Wednesday, 30 August 2017

How To Deal With A Provocative Lawyer

The Solicitors Regulation Authority regulates solicitors in their professional conduct. It acts independently of the Law Society. It can discipline a solicitor who breaks the rules about how they should behave. It has just spoken: in fact, it has just warned. This is because of an increase in the number of complaints it has received about solicitors going over the top in the content of their written communications, not just to the public on social media but to clients and to litigants in person. The Authority has told solicitors that they should take care to ensure that their communications are always professional, lawful and do not cause offence.

I told you so.
I told you so.
I told you so.

Oh shut up, Gold. Well, in my defence I need to say that I did deal with the problem in Breaking Law of litigants in person sometimes being intimidated by communications from  lawyers (who might be solicitors or barristers) for their opponent.   Guidance from their professional bodies tells them to avoid using inflammatory words and phrases which suggest or cause a dispute when there is none or inflame a dispute that already exists. The lawyer should also refrain from expressing a personal opinion about the conduct of the litigant in person.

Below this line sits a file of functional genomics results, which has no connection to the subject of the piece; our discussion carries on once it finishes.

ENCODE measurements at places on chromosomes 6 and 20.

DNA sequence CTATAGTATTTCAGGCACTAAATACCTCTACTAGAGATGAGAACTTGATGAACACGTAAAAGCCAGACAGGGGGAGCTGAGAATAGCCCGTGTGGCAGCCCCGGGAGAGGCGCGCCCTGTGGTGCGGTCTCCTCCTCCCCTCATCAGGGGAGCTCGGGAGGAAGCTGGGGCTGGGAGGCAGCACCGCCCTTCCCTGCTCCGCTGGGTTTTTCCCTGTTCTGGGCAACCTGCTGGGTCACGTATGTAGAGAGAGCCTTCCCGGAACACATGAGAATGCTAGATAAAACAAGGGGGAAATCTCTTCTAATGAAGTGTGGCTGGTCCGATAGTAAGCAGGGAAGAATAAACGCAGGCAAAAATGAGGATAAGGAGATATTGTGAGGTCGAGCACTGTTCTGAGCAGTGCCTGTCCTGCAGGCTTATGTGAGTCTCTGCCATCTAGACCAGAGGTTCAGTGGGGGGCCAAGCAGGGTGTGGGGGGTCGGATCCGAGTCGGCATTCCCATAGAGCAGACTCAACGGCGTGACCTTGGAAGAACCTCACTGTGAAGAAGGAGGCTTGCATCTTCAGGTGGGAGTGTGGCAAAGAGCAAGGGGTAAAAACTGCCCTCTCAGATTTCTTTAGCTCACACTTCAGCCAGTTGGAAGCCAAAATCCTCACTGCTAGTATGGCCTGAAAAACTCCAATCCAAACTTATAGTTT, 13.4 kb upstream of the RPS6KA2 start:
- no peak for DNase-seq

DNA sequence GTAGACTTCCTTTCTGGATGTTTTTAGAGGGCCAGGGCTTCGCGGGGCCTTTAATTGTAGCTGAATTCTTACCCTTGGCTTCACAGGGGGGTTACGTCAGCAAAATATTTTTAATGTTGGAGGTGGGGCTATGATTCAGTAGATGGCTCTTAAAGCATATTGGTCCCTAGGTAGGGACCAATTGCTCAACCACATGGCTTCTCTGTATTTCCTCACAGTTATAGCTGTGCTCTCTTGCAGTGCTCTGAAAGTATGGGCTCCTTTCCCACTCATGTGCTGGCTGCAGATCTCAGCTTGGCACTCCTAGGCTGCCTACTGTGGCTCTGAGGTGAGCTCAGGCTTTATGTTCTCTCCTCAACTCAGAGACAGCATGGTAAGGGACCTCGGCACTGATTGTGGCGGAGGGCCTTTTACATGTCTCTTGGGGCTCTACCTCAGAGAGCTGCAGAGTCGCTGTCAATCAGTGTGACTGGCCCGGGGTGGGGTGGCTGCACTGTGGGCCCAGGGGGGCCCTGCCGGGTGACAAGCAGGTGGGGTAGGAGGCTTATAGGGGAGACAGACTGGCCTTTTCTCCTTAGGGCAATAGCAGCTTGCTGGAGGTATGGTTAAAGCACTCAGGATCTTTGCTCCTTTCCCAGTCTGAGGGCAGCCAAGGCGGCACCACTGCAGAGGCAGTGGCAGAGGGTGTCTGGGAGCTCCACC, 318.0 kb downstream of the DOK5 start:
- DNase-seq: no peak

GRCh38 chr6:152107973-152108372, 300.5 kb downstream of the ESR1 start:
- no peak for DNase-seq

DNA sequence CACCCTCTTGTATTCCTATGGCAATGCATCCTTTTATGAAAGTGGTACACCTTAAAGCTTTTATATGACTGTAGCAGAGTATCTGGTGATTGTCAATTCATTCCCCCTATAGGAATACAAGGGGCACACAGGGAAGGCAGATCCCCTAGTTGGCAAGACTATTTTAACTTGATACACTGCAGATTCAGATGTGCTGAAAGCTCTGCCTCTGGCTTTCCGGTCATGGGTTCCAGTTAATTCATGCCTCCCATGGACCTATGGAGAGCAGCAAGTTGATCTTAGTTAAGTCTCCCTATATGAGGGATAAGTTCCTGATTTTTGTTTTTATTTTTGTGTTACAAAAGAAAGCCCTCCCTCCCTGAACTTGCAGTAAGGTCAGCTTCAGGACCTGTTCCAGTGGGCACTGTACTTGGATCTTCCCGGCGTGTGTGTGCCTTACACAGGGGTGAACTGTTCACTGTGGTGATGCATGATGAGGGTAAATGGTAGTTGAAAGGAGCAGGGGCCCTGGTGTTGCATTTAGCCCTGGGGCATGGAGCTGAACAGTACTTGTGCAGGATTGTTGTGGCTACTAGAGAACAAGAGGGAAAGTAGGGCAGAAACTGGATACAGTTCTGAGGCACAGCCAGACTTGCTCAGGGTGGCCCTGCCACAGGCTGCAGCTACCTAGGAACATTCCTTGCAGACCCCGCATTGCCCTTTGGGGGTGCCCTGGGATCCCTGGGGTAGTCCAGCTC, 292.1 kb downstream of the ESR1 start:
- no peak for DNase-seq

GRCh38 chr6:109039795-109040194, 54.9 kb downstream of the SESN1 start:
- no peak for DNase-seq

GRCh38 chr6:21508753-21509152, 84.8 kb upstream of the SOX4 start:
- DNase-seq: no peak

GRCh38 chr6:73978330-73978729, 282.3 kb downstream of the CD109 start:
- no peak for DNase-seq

Should you be on the receiving end of a lawyer's letter which breaks the rules, you may be able to use the situation to your advantage. After all, no lawyer who has communicated in terms which were inappropriate wishes to hear their correspondence read out in court and adversely commented on by the judge - or, even be reported to the Solicitors Regulation Authority, if a solicitor, or the  Bar Standards Board if  a barrister, for disciplinary action against them to be considered. Aggressive correspondence from one side can also be reflected in the order which the court makes on the costs of proceedings at the end of  a case.

You'll find the sort of letter you may send bank to the lawyer in response to their provocative correspondence in Breaking Law. Do remember, though, that it's a bad idea to match offensive words with offensive words. There's nothing more galling to a lawyer who has written a highly emotive letter that to be greeted with a reply which starts "I thank you for your letter of 30 August 2017, the offensive contents of which I note."